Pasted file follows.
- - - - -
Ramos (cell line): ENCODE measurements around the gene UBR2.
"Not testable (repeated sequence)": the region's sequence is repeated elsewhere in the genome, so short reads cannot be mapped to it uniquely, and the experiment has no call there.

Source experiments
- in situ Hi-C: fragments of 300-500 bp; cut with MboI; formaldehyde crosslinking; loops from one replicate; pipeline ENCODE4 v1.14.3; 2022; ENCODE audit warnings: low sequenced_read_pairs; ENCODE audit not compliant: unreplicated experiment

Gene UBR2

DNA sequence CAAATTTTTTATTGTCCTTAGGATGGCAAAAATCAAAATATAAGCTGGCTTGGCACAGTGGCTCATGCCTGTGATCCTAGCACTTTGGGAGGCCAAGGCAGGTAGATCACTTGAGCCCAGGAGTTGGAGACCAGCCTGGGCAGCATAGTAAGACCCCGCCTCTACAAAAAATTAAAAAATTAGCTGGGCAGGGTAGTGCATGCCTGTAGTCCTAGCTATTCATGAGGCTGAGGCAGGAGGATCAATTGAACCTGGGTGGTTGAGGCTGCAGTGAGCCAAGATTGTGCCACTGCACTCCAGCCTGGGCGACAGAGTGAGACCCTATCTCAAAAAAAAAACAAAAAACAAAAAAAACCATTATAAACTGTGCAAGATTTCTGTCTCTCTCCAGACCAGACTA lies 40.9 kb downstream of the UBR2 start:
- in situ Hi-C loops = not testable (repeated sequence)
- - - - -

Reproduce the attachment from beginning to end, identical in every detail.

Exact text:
Ramos (cell line): ENCODE measurements around the gene UBR2.
"Not testable (repeated sequence)": the region's sequence is repeated elsewhere in the genome, so short reads cannot be mapped to it uniquely, and the experiment has no call there.

Source experiments
- in situ Hi-C: fragments of 300-500 bp; cut with MboI; formaldehyde crosslinking; loops from one replicate; pipeline ENCODE4 v1.14.3; 2022; ENCODE audit warnings: low sequenced_read_pairs; ENCODE audit not compliant: unreplicated experiment

Gene UBR2

DNA sequence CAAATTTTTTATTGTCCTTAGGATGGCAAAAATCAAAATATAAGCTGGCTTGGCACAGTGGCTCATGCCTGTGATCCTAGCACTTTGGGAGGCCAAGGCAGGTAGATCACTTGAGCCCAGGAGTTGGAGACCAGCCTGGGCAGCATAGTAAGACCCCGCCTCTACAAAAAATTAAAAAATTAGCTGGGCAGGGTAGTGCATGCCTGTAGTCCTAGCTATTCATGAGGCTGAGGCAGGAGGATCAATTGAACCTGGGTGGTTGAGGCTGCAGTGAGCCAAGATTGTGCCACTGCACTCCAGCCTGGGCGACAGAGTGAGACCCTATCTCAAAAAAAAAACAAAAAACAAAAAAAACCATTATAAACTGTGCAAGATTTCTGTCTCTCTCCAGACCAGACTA lies 40.9 kb downstream of the UBR2 start:
- in situ Hi-C loops = not testable (repeated sequence)